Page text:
32 Please Don't Hurt Me JEAN, Norma
33 Green Green Grass Of Home WAGONER, Porter
34 ComedyRHODES, Speck
35 How Much Is That Hound Dog In The WindowRHODES, Spickle
36 Let's Regain The Garden WELLS, Kitty
37 A Woman Half My Age WELLS, Kitty
38 The Crawdad Song (short) WAGONER, Porter
39 Chapter 5: #95-1966 Porter Wagoner
40 Come On In WAGONER, Porter
41 Lonely Girl TILLIS, Mel
42 Stateside (short) TILLIS, Mel
43 Fireball Mail (instrumental, short)WAGONMASTERS
44 Shirt JEAN, Norma
45 Uncle Pen WAGONER, Porter
46 ComedyRHODES, Speck
47 What Would You Do If Jesus Came To Your.. WAGONER, Porter
48 Time To Bum Again JENNINGS, Waylon
49 Anita You're Dreaming JENNINGS, Waylon
50 Detroit City (short) TILLIS, Mel
51 Chapter 6: Show #68-1965 Porter Wagoner
52 Another Day Another Dollar WAGONER, Porter
53 She's Gone Gone Gone FRIZZELL, Lefty
54 Fireball Mail (instrumental)TRENT, Buck & Mack Magaha
55 I'm A Walkin' Advertisement JEAN, Norma
56 One Way Ticket To The Blues WAGONER, Porter
57 ComedyRHODES, Speck
58 Oh If I Could Just Go Back And Know What I..RHODES, Speck
59 A Gathering In The Sky (gospel) WAGONER, Porter
60 Saginaw Michigan (short) FRIZZELL, Lefty
61 Always Late FRIZZELL, Lefty
Porter Wagoner Fifty years ago this year, Porter Wagoner left Springfield, Missouri bound... more
"Porter Wagoner"

Porter Wagoner

Fifty years ago this year, Porter Wagoner left Springfield, Missouri bound for Nashville. He'd been offered membership of the Grand Ole Opry, although the offer had come at a troubled moment in the show's long history. The twin threats of rock 'n' roll and television had left the Opry House half-empty some nights. Many of Porter's contemporaries were flirting with rockabilly, trying somehow to stay afloat. The Opry had to decide if it would go pop or stand firm with the music that had made the show and country music almost synonymous. The Opry decided to leave rock 'n' roll to others, and hired several new singers who would reinforce its tradition-based roster. That's why Porter Wagoner was heading for Nashville. He was… and would always be… country to the core.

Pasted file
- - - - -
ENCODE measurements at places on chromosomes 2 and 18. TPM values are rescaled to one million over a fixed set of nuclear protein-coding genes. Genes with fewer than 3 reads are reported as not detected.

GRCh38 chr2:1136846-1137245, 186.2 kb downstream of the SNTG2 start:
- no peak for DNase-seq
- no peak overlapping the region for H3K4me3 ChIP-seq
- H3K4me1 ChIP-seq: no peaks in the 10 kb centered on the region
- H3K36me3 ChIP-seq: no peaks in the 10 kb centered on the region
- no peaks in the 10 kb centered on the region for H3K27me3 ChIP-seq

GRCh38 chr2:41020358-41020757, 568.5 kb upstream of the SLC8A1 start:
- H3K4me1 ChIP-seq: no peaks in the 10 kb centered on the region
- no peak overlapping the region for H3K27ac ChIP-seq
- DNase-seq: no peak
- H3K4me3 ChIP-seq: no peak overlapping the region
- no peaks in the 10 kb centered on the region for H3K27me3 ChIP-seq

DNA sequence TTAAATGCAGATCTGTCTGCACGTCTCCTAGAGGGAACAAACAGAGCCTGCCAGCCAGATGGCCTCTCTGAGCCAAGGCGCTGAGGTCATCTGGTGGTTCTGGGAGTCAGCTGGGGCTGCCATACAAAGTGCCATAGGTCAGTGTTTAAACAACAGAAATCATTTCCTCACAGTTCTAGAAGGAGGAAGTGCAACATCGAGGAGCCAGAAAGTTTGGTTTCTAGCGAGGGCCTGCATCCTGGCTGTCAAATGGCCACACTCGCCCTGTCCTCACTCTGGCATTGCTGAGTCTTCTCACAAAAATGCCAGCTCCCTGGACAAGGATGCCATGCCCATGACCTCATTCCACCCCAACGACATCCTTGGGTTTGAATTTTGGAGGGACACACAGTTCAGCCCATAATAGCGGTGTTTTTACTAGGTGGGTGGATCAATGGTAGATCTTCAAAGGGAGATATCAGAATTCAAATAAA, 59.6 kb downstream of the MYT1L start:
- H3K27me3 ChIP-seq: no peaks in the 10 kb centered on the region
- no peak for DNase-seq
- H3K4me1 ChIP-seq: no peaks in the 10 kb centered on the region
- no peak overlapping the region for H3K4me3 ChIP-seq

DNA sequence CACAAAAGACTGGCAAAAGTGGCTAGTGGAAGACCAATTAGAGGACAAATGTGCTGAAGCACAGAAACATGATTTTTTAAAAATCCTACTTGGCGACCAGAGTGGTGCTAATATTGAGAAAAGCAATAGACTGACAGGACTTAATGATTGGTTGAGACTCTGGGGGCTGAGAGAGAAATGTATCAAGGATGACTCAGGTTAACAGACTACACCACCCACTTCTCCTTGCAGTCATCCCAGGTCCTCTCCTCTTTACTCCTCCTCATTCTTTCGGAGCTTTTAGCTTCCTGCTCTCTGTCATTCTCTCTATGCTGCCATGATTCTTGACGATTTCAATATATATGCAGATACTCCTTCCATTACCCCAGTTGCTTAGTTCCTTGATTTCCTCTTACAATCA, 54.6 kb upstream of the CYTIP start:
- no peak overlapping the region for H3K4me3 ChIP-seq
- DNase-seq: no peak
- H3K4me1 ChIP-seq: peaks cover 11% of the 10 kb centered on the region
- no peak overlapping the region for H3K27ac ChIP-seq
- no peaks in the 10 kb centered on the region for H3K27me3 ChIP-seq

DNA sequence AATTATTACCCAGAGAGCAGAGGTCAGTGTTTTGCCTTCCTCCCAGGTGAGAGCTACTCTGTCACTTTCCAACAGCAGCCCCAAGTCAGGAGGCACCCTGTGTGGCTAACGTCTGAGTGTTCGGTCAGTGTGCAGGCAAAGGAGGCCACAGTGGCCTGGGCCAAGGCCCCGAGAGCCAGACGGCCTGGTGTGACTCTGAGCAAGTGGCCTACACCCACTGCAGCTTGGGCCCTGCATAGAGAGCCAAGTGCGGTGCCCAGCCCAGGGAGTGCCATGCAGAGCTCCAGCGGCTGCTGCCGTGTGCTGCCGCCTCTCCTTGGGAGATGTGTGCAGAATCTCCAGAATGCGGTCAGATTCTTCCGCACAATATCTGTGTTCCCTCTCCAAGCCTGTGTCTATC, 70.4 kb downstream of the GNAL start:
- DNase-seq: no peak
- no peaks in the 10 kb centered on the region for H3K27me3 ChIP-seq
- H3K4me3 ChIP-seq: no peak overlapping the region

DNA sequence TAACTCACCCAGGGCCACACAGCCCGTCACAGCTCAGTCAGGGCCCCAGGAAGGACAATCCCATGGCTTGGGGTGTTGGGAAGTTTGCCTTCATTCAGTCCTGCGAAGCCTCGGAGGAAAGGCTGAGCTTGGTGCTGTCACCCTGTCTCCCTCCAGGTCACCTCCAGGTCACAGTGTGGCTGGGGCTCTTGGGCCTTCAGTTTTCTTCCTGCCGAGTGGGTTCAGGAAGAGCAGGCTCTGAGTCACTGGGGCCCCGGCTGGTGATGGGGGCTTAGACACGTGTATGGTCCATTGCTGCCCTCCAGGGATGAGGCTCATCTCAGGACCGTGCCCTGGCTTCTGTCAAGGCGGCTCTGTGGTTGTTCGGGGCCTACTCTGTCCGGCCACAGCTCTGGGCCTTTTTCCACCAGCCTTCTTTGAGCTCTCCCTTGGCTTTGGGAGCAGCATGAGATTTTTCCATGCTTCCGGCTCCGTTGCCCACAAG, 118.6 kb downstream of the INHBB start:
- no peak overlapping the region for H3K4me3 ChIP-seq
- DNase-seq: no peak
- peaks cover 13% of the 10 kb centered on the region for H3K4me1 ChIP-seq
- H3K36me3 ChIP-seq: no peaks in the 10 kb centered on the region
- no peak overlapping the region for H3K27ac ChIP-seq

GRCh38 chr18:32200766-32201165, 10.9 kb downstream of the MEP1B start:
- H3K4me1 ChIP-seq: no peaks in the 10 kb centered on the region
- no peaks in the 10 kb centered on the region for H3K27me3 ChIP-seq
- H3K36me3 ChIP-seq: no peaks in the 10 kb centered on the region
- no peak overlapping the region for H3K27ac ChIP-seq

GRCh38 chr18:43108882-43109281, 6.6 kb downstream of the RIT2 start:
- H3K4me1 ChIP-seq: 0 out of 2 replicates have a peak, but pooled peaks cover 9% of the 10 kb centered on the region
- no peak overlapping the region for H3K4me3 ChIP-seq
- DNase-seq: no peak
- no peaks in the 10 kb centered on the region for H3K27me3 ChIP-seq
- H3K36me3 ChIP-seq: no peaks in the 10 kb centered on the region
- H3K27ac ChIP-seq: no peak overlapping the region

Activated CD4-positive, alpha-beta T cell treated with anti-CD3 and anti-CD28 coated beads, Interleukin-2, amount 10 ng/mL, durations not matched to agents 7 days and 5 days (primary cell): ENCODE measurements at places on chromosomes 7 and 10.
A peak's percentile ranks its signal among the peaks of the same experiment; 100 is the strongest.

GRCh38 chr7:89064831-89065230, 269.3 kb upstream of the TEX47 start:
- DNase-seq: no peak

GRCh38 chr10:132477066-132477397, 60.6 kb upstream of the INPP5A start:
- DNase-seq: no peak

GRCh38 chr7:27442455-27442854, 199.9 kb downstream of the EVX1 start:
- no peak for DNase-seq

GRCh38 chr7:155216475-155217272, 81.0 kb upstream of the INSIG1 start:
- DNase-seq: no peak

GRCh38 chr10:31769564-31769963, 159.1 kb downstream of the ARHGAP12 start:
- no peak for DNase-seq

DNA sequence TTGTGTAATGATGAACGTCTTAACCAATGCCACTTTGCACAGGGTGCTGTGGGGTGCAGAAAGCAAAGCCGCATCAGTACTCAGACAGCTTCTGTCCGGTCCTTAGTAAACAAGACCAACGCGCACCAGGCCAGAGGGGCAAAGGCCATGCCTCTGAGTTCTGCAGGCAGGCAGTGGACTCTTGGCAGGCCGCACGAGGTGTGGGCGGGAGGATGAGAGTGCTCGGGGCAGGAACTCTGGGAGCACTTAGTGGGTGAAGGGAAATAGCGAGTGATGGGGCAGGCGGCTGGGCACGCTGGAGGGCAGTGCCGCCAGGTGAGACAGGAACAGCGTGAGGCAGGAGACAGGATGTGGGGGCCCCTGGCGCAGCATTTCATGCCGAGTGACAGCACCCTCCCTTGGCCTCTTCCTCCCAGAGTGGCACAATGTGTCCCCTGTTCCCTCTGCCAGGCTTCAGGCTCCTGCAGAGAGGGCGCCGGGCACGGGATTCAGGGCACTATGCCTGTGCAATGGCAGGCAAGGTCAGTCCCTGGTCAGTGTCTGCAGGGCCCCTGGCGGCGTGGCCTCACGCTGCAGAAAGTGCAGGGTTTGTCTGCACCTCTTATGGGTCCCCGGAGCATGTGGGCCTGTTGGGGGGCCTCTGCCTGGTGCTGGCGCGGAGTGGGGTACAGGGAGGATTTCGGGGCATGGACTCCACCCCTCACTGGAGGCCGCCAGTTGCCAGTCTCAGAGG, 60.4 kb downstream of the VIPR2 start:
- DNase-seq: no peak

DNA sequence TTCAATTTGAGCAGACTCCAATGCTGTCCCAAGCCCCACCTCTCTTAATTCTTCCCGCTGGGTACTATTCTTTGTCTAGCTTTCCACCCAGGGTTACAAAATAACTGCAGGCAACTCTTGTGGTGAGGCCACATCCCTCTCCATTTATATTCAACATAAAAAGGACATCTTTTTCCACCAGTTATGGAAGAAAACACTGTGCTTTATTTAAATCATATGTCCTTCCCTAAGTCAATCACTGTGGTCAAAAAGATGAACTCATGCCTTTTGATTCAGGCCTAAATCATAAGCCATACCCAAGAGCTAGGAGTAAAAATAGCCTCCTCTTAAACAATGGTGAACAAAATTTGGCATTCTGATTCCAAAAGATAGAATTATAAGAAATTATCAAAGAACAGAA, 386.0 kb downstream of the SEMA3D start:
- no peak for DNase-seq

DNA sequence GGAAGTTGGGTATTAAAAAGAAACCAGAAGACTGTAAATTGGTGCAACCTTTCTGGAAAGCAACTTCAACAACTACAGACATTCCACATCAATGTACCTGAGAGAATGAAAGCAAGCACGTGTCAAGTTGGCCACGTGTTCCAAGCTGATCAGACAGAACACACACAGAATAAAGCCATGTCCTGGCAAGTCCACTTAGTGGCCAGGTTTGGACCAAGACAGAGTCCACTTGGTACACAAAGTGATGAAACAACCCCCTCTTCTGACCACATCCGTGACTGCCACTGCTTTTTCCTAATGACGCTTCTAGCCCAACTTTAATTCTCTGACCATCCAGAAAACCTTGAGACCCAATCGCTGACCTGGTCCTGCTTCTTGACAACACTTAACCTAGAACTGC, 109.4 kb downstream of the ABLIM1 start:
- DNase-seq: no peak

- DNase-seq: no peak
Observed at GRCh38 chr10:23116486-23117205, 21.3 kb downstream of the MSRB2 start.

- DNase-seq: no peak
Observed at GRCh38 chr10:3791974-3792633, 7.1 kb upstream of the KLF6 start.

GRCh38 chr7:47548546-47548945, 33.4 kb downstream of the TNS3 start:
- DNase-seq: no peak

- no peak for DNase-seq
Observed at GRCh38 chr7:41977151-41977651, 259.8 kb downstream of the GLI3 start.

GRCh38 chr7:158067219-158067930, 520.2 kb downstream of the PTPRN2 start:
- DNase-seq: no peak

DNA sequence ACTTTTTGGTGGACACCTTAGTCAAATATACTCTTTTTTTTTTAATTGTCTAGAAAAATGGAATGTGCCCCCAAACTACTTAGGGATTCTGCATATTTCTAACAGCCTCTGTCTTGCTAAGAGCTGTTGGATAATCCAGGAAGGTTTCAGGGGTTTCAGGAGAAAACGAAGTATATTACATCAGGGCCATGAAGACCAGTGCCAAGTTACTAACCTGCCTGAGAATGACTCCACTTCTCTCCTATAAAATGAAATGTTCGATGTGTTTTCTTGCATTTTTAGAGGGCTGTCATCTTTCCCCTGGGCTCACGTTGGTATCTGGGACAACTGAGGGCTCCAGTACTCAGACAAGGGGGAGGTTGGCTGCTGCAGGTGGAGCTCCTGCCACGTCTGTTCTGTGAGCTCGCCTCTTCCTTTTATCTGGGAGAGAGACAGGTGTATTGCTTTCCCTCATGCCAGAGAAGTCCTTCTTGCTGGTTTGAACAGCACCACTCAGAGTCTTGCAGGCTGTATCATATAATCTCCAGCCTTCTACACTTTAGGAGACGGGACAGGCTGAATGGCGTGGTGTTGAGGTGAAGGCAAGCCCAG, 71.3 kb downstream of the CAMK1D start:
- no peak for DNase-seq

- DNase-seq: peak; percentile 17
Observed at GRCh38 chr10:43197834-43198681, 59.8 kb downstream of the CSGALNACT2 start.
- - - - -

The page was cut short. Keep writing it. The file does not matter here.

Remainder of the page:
Porter Wagoner died just four months after his fiftieth anniversary on the Opry. He was admitted to hospital suffering from lung cancer on October 15, 2007 and died on October 28. During the last year of his life, he had seen more success than he'd seen in many years. A new album produced by Marty Stuart for a punk/new wave label, Anti, led to career retrospectives in the 'New York Times,' 'No Depression,'and other magazines, and he opened for the Whites at Madison Square Garden. It was a good last hurrah for one of country music's elder statesmen.